ECO420 Corporate Governance
Corporate governance ('eierstyring' in Norwegian) refers to the ways in which suppliers of finance to corporations assure themselves of getting a return on their investment. That is, how do investors (shareholders or lenders) make sure that the managers of the corporation do not waste the funds invested? Corporate governance centers on how investors ensure that managers have the right incentives.
(This course does not address the question of how managers ensure that other employees have the right incentives. That question is instead covered in courses on management control and organizational economics.)
For investors to be willing to provide financing for a firm, mechanisms protecting their interests must be in place. Such mechanisms can involve incentive contracts for company executives, legal protection of owner rights, ownership concentration and voting power, membership on the corporate board, or the discipline of product market competition. The purpose of this course is to get a thorough understanding of how these mechanisms work in theory and in practice.
The course has three main components:
1. Current debates and major topics in corporate governance . Readings for this component are newspaper articles and non-technical overviews. Some possible topics are:
- Executive pay. Are CEOs paid too much?
- Institutional ownership. Are mutual funds good for corporate governance?
- Law and corporate governance. Norwegian and US corporation law.
- The Norwegian state and the Norwegian oil fund as owners of companies.
2. Microeconomic models of asymmetric information in the relationship between investors and management in a firm. In this part we closely follow selected chapters / sections from the textbook The Theory of Corporate Finance by Jean Tirole. The main topics here are:
- Outside financing capacity
- Corporate financing with adverse selection
- Investor activism
- Control rights
3. Empirical analysis of a few key issues in corporate governance. Here we will read a few academic research papers. Some possible topics are:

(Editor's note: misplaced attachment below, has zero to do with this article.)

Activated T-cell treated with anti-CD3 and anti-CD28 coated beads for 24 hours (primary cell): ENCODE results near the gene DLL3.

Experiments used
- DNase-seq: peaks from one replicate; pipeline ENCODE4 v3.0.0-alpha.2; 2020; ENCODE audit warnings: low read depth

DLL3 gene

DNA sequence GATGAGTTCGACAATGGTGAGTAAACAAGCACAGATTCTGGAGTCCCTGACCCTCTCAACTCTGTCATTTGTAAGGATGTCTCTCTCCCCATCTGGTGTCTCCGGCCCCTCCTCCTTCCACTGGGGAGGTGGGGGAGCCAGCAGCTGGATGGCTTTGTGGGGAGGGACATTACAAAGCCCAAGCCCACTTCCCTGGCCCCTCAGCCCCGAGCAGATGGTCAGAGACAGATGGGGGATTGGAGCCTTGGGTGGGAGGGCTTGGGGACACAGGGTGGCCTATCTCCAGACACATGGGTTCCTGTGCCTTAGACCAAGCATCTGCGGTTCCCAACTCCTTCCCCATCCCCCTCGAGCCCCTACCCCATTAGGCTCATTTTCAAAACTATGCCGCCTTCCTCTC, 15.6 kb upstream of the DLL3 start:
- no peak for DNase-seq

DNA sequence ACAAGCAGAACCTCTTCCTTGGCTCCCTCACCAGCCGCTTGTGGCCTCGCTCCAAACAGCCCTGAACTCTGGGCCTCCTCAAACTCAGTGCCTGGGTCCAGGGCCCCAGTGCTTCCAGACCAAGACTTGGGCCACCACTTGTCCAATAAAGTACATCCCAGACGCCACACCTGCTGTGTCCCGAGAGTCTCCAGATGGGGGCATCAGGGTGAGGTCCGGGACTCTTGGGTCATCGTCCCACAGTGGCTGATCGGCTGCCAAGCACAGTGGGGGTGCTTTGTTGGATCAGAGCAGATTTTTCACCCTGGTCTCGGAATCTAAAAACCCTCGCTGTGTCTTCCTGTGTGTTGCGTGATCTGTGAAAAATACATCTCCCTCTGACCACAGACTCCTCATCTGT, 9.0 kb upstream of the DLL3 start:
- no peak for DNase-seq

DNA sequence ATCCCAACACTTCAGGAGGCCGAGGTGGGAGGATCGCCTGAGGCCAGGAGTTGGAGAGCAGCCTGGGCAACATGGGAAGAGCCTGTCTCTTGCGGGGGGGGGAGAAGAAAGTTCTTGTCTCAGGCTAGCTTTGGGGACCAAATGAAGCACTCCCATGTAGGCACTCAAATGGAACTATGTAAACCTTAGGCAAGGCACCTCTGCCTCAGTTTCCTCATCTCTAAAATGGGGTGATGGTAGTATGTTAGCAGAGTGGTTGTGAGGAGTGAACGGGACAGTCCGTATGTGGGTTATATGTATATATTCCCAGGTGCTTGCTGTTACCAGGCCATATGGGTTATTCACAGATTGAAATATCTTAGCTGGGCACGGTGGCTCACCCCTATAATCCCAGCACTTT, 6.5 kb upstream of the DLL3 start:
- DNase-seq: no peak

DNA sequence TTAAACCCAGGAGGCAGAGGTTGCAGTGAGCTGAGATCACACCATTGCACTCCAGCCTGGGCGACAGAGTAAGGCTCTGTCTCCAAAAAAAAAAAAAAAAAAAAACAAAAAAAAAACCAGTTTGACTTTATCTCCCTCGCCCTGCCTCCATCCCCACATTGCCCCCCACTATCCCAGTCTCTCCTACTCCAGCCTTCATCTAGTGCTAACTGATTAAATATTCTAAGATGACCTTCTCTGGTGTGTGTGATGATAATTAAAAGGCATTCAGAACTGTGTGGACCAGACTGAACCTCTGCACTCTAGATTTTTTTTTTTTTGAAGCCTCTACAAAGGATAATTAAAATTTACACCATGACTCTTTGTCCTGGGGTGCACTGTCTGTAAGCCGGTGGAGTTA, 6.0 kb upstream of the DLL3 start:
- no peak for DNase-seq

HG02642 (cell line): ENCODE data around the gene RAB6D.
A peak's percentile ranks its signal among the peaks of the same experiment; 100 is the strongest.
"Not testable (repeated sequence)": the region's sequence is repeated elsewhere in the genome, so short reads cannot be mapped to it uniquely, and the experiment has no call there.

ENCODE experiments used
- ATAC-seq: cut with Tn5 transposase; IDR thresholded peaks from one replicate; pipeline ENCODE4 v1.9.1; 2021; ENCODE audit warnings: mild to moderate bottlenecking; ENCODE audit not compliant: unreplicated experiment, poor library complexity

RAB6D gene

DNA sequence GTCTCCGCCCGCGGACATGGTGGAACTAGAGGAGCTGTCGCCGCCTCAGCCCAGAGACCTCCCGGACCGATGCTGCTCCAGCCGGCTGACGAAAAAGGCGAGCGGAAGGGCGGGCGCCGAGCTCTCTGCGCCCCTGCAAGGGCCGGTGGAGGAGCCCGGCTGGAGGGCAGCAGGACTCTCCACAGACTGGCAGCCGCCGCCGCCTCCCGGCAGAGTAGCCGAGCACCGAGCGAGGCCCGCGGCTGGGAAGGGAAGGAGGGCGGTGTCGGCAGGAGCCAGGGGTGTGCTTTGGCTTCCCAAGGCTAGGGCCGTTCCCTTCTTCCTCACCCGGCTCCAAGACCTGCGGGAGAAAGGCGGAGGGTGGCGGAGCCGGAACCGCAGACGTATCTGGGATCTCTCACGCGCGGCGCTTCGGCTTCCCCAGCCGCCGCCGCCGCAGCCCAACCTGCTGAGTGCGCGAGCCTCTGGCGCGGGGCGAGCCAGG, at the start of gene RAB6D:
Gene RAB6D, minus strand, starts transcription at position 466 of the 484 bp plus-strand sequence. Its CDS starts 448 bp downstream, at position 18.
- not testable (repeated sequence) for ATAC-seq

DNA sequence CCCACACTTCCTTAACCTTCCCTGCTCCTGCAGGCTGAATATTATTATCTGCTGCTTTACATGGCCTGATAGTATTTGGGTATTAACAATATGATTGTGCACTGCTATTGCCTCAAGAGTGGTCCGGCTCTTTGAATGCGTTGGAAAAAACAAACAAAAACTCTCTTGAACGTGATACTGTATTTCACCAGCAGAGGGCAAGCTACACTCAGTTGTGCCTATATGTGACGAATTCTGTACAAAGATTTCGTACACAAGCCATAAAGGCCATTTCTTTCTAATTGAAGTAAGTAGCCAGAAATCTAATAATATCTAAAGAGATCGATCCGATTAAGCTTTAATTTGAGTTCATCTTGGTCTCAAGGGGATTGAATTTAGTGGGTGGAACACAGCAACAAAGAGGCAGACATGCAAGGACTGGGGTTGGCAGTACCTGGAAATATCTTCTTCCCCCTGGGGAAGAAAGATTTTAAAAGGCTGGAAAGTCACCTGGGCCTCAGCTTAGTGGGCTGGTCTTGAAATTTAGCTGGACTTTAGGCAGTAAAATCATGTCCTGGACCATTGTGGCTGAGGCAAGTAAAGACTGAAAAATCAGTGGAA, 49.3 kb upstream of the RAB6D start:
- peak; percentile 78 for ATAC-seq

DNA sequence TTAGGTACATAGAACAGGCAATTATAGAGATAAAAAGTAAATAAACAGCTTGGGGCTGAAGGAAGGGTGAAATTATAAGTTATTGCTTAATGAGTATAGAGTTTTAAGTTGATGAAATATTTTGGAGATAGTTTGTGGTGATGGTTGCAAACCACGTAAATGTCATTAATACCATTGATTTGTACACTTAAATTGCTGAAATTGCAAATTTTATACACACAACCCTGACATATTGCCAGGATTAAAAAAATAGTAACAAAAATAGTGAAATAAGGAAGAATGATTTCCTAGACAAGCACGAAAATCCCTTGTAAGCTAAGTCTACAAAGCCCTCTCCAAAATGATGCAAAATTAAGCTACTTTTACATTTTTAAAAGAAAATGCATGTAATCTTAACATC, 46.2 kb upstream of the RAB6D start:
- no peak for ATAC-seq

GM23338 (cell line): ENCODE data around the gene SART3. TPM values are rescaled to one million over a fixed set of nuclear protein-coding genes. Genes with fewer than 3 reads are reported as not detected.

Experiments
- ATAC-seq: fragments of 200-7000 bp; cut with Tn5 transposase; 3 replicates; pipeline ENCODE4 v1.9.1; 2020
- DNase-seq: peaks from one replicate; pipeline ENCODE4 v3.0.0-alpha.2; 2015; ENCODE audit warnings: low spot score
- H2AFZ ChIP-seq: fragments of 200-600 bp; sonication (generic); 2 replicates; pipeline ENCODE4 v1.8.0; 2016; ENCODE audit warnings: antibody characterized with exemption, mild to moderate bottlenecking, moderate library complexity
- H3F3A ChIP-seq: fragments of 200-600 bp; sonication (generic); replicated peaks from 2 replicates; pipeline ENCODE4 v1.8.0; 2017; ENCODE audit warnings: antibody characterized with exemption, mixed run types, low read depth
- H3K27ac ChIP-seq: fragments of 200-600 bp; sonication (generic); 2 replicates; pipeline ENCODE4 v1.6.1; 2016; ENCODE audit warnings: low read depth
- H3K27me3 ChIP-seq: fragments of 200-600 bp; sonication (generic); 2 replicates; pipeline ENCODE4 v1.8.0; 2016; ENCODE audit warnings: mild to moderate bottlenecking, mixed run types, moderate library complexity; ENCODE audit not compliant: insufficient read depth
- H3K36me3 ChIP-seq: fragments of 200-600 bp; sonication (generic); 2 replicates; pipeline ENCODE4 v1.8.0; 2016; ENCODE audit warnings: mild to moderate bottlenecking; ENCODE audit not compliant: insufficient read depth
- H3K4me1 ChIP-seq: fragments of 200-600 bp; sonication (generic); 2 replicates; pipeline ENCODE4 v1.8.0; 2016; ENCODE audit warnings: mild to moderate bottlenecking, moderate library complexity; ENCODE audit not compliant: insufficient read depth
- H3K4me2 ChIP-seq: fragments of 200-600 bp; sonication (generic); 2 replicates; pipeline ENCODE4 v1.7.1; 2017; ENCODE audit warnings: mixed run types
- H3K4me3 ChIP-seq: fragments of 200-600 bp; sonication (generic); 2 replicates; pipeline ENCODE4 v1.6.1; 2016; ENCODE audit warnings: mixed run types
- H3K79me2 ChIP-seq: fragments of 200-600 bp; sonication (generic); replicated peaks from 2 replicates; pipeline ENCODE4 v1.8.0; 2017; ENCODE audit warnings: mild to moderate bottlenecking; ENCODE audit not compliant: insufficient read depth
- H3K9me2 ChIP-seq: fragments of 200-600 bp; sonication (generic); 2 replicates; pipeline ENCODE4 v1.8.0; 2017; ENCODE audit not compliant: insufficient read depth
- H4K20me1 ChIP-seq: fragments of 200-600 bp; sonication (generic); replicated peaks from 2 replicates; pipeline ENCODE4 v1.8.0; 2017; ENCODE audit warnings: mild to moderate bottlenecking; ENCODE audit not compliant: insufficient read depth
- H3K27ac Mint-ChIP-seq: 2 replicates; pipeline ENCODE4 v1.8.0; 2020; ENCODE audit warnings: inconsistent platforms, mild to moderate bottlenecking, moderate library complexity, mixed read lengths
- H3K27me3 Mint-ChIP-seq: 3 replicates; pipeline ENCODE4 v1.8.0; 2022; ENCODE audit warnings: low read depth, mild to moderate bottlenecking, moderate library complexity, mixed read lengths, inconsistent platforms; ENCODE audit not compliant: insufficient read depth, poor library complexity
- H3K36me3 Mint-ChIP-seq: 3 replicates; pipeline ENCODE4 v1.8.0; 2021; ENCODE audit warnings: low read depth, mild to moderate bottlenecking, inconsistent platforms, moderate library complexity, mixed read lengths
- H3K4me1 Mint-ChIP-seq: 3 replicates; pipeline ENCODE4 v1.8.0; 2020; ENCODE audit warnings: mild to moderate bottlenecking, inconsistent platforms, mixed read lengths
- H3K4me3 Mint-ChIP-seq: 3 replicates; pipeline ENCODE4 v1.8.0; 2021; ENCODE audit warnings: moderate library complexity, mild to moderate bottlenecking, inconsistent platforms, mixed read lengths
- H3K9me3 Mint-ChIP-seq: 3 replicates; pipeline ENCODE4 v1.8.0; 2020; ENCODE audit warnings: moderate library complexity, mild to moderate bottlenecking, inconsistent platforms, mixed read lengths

- Bank CEO incentives and the financial crisis
- Corporate governance and product-market competition
- Common ownership, product-market competition and CEO incentives
After completing the course, students will be familiar with the main issues in current debates about corporate governance. They will be familiar with central theoretical and empirical approaches to understanding corporate governance. The course provides a solid background that will allow them to discuss and evaluate corporate governance issues in a professional context.
After completing the course, students
- know the main features of the corporate governance framework within which all modern corporations operate, and why this framework is the way it is
- know the main current debates in corporate governance
- know the main challenges in corporate governance
- know the main mechanisms used to resolve corporate governance incentive problems
- Are able come up with ideas for how corporate governance questions can be studied with a theory model
- Are able come up with ideas for how corporate governance questions can be studied with an empirical model
- Are able to interpret results from theoretical and empirical studies on corporate governance questions
- Are able to discuss issues in corporate governance with confidence, based on a broad knowledge of empirical and theoretical approaches as well as substantive issues
- Are able to see why corporate financing takes the forms that it does
- Are able to identify subtle incentive problems, and possible remedies, in investor-manager relationships
- Are able to reflect in an informed and independent way about corporate governance, and more generally about the role of corporations in society
Lectures with some student activities (doing simple problems, discussion). Lectures will not be streamed or recorded.
The course assumes the possession of or at least willingness to acquire some analytic skills in using and interpreting formal economic models. Knowledge corresponding to ECO400 or ECO401 is useful, but not necessary.
For the empirical part of the course, knowledge of linear regression, for instance from BUS444N, BUS444E, ECN402 or FIE401 is recommended. Taking one of these courses in parallel with ECO420 would work very well.
Credit reduction due to overlap
Participation in compulsory student-lead activities and compulsory written group assignments.
The exact number and nature of the compulsory activities/assignments will be announced at the start of the semester, but most likely it will be 3-5 in total. They will involve a combination of the following:
- Debates between two student groups on a given topic, where the two teams commit to argue for opposite views on the topic.
- Group presentations
- Written group assignments
3 hour written individual school exam (in English).
A - F.
Tirole: The Theory of Corporate Finance, Princeton University Press, 2006
A list of articles.
- ECTS Credits
- Teaching language
Spring. Offered Spring 2023.
Associate Professor Øyvind Thomassen, Department of Business and Management Science.